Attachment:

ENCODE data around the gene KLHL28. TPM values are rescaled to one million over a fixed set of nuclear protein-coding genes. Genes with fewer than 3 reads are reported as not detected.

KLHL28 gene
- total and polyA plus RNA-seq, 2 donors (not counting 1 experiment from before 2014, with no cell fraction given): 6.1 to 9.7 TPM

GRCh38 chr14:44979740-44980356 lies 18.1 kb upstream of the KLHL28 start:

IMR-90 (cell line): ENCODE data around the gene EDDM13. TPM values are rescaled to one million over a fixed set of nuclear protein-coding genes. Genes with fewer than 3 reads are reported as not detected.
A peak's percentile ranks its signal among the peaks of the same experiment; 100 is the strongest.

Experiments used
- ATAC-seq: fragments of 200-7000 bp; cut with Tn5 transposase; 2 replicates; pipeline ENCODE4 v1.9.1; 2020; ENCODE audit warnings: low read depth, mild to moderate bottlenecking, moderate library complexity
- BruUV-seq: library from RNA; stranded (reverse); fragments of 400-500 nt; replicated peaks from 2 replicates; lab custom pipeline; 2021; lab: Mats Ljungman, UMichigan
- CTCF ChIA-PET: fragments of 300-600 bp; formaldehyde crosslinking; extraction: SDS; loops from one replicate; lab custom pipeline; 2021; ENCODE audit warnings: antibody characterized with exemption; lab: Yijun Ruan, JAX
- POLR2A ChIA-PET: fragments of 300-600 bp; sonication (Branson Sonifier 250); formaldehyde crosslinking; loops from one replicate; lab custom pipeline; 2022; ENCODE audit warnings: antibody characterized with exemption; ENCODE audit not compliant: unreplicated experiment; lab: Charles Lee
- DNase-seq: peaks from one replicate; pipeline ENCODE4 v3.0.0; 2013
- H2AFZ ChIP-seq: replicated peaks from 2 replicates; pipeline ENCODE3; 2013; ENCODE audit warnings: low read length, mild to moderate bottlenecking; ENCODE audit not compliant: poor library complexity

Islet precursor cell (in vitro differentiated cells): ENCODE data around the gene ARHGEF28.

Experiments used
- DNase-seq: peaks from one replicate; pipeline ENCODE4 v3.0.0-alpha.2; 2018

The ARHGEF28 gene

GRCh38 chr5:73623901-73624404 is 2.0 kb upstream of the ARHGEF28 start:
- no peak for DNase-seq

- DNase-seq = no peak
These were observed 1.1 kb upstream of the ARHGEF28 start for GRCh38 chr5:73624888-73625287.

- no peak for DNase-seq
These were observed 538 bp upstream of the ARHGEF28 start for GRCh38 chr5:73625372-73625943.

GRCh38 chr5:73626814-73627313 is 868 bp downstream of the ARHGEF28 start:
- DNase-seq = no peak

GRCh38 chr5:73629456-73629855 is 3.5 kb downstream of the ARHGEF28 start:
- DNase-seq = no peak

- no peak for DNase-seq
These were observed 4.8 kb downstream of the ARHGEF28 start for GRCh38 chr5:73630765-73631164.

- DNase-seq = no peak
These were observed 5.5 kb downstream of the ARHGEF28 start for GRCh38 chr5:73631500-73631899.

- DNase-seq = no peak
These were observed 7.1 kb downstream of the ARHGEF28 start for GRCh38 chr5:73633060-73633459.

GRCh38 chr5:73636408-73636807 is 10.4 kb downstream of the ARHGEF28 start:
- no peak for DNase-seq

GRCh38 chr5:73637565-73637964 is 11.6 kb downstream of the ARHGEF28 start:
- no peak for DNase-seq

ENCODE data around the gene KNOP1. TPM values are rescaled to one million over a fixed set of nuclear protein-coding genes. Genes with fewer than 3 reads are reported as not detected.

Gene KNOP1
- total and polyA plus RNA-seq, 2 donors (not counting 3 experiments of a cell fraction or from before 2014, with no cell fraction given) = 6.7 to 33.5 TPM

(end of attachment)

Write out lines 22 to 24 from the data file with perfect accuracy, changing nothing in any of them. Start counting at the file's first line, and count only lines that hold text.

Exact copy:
- no peak for DNase-seq
These were observed 538 bp upstream of the ARHGEF28 start for GRCh38 chr5:73625372-73625943.

GRCh38 chr5:73626814-73627313 is 868 bp downstream of the ARHGEF28 start: